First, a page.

Everything about it is masterful: the direction, the cinematography, the atmosphere, the performances, the dialogue, EVERYTHING. It's absolutely timeless. The Exorcist to me is The Godfather equivalent of the horror genre. It never gets old. If anything, it only gets better in time.
Of course you can't talk about The Exorcist without discussing how disturbing it is. I can't even imagine what it would be like to live in the early 70's and see this for the first time, as it truly was unlike anything anyone had ever experienced before. I can't imagine how alarming it must have been to watch all the horrible things that happens to this innocent little girl, not to mention the relentless intensity of its final act. I'll never forget the footage I saw years ago of people fainting after seeing it. I'll never forget how traumatized my mother told me she was after seeing it at the age of 12, so traumatized that she forbade me to see it until I was a teenager, though she still vocalized immense disapproval.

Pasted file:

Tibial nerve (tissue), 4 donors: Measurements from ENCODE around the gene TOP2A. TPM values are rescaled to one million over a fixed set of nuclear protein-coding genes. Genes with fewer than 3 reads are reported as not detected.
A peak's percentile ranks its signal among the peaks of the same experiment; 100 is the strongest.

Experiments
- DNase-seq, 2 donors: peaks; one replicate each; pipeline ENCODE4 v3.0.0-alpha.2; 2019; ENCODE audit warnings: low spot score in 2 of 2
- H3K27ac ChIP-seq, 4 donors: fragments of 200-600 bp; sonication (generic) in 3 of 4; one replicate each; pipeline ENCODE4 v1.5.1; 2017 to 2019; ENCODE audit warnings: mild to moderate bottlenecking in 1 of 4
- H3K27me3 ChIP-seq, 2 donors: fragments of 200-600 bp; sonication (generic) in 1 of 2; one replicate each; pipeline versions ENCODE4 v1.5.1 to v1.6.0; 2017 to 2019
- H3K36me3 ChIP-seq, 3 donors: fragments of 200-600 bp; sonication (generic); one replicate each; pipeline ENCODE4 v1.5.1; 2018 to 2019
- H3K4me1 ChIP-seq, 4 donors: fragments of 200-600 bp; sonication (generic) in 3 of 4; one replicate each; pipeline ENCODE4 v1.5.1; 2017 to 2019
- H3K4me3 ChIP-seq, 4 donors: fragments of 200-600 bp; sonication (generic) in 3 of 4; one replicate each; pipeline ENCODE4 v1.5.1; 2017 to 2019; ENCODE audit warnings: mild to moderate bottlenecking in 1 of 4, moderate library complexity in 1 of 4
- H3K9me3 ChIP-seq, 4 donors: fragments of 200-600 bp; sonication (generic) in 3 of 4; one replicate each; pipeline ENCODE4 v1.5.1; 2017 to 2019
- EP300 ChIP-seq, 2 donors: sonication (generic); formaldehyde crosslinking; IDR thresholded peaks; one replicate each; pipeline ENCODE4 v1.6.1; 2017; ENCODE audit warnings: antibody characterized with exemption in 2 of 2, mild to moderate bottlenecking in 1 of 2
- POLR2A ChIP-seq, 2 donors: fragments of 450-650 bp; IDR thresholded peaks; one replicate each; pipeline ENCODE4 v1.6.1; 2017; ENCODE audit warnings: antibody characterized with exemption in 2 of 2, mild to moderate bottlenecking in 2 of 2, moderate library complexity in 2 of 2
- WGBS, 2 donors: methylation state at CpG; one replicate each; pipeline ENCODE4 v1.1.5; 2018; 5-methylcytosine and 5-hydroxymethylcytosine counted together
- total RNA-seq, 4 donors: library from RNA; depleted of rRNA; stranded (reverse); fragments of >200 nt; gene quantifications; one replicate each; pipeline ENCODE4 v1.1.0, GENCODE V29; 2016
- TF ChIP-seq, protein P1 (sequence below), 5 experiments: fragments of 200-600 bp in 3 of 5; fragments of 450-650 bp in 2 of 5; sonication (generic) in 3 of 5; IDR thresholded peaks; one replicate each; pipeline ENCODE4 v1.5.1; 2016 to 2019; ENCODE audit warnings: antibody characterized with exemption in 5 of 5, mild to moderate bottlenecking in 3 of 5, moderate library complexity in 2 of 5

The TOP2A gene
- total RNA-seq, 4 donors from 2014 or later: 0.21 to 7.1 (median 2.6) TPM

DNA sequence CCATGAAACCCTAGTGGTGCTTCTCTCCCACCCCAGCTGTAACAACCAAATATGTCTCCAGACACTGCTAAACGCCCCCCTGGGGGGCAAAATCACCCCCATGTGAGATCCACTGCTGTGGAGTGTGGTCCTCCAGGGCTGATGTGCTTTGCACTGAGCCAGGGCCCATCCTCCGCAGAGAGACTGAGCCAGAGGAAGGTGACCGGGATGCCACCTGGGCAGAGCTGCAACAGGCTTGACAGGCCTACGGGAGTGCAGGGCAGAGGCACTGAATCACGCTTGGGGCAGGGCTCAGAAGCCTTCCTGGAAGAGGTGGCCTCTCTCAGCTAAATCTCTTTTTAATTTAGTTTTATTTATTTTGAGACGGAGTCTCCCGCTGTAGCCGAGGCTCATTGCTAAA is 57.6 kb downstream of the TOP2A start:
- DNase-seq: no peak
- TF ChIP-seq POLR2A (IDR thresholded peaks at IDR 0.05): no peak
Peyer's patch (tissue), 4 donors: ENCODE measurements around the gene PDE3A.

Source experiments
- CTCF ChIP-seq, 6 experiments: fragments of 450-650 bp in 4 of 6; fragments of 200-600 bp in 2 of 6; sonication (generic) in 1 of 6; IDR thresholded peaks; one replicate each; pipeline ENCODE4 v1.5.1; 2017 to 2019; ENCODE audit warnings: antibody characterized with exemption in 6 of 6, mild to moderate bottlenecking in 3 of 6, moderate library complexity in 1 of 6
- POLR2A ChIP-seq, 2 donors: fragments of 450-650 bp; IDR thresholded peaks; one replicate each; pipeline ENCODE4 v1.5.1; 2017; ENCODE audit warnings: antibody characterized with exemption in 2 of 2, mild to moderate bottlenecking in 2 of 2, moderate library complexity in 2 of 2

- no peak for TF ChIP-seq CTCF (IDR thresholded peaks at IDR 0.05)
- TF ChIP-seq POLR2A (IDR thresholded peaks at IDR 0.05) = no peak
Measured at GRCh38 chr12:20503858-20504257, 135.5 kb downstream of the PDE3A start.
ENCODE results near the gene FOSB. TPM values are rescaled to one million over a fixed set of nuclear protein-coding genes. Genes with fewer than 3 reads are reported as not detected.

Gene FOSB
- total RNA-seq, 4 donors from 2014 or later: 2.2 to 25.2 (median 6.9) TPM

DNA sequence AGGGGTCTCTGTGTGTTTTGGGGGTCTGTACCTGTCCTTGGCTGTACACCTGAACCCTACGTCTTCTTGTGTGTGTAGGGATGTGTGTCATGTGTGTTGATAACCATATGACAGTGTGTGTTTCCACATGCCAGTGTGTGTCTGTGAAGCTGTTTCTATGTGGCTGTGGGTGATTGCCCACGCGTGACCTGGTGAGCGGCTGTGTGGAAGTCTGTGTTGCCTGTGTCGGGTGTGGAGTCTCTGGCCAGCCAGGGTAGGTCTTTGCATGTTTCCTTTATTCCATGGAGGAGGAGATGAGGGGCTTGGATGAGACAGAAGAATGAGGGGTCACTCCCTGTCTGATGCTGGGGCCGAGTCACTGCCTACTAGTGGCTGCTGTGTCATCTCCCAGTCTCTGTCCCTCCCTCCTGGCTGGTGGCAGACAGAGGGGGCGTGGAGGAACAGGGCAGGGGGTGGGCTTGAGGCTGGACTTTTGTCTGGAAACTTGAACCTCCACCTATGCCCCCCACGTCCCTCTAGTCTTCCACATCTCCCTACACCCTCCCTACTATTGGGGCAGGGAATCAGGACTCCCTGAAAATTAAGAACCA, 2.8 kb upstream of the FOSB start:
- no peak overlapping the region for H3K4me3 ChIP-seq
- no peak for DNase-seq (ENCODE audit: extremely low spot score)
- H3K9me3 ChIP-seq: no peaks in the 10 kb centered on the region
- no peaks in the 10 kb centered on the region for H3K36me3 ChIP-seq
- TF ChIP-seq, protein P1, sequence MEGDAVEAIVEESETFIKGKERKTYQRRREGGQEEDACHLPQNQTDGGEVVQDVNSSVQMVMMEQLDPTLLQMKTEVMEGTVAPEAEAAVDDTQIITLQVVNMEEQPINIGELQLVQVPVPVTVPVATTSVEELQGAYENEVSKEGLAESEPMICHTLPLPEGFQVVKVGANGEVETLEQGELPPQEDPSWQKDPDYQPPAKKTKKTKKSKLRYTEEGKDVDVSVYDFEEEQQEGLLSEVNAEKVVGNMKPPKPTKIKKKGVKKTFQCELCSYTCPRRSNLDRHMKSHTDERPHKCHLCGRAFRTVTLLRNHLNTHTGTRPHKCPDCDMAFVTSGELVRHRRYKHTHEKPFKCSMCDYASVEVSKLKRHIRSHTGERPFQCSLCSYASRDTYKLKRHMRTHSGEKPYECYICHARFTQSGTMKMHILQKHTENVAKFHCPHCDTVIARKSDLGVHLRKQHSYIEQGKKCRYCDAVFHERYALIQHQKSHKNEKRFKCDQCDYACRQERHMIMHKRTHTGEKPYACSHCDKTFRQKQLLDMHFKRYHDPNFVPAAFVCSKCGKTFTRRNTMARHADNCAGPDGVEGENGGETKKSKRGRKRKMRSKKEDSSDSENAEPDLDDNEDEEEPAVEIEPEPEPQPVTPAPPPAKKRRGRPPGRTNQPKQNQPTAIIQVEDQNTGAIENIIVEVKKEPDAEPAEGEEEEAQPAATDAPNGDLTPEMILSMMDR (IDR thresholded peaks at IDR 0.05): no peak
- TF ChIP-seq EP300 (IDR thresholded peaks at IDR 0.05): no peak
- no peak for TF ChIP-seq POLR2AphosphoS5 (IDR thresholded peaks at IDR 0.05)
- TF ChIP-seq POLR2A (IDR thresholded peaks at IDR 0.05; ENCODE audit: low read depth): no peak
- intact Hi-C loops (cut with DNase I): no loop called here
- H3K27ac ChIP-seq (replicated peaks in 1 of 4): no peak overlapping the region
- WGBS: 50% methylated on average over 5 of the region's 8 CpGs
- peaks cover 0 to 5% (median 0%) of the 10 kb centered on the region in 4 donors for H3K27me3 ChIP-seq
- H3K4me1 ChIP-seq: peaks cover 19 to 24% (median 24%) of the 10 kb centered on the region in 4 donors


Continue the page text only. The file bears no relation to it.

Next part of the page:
When my mother came to visit me earlier this year, I actually discussed with her why I love The Exorcist so much. This understandably made her uncomfortable, until I explained everything that I have already said in this analysis. No matter how horrific the experience may be, on so many levels, especially outside of the scares and its disturbing nature, everything that makes it a great film as a whole stays with you forever. You can't condemn something like that.
The Exorcist still divides people to this day. Unfortunately like most golden age horror classics, its staggering reputation to horrify and scare audiences has caused most young adults and teens of this generation to be underwhelmed by the experience. All I can do is recommend everyone judge it not as a horror classic, but as a masterful film with amazing direction, a gripping story, strong characters and award-worthy performances. Look past all of its infamy and enjoy it for what it really is.
I don't mean to spoil the ending, but *spoiler alert * I have to say that after everything else, the moment that cements The Exorcist for me is in that final scene where out of nowhere, Regan runs up to Father Dyer and hugs and kisses him on the cheek before returning to her mother. I fucking love that scene. It puts tears in my eyes every time.
Halloween Horror Marathon List